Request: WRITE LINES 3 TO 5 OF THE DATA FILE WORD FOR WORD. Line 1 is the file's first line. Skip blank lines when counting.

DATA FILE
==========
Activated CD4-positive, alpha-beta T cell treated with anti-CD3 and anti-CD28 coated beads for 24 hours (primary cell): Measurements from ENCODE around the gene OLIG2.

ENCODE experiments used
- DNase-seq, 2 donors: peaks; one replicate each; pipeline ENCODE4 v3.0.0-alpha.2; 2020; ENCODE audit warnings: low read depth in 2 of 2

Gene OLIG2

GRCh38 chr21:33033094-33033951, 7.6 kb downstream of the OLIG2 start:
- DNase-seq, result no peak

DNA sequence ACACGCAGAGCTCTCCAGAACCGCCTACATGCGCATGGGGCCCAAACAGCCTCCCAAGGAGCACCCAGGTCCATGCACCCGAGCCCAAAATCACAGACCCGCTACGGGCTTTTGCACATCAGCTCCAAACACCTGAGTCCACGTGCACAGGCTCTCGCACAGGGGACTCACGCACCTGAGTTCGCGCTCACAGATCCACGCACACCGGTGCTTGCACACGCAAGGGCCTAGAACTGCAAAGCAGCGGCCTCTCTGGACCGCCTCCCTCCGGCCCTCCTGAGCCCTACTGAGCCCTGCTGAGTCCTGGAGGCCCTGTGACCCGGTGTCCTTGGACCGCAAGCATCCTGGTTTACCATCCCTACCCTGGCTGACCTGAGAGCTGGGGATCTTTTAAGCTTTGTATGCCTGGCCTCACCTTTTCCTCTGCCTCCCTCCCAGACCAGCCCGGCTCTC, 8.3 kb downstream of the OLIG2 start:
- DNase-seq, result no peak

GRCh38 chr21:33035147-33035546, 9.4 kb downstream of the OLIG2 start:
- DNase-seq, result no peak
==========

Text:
- DNase-seq, 2 donors: peaks; one replicate each; pipeline ENCODE4 v3.0.0-alpha.2; 2020; ENCODE audit warnings: low read depth in 2 of 2

Gene OLIG2

GRCh38 chr21:33033094-33033951, 7.6 kb downstream of the OLIG2 start: